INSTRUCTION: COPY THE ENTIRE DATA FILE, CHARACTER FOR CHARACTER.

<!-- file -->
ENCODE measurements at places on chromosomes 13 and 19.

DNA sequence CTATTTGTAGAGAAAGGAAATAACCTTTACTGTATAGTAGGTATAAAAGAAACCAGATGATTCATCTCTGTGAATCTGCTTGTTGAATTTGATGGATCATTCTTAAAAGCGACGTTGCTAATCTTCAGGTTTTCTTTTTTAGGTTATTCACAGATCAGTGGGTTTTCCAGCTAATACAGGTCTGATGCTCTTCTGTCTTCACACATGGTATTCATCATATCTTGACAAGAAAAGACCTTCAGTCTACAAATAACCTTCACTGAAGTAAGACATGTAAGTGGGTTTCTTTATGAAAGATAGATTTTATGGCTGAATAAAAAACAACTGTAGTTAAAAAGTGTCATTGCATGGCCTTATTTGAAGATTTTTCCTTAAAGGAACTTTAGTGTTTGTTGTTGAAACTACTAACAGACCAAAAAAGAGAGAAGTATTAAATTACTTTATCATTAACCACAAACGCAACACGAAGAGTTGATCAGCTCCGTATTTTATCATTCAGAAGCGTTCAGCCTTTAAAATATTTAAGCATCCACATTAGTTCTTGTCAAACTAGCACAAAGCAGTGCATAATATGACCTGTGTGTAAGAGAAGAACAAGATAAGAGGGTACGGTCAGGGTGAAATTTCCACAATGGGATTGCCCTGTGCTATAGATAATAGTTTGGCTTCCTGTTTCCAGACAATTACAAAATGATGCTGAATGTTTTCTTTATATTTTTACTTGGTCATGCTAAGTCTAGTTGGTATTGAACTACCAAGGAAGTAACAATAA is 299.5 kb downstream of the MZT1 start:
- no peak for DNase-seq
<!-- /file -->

ENCODE measurements at places on chromosomes 13 and 19.

DNA sequence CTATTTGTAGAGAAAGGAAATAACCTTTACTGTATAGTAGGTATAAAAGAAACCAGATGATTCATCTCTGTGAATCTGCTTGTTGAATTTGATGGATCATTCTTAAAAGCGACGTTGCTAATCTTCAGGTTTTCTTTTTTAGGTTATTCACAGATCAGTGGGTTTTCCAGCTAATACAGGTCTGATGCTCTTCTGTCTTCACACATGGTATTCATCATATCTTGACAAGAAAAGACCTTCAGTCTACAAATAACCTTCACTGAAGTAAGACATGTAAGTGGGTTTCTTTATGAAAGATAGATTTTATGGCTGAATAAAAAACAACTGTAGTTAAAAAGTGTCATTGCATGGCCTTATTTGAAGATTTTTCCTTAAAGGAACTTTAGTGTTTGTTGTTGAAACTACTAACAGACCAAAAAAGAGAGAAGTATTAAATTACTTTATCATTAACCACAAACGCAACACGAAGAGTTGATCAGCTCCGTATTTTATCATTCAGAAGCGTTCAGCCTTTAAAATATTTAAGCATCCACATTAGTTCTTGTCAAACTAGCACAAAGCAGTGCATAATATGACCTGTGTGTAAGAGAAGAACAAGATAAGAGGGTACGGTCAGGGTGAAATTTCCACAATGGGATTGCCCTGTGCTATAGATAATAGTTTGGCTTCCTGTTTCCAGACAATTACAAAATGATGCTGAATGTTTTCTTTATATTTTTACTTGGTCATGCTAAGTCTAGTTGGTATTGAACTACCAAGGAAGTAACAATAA is 299.5 kb downstream of the MZT1 start:
- no peak for DNase-seq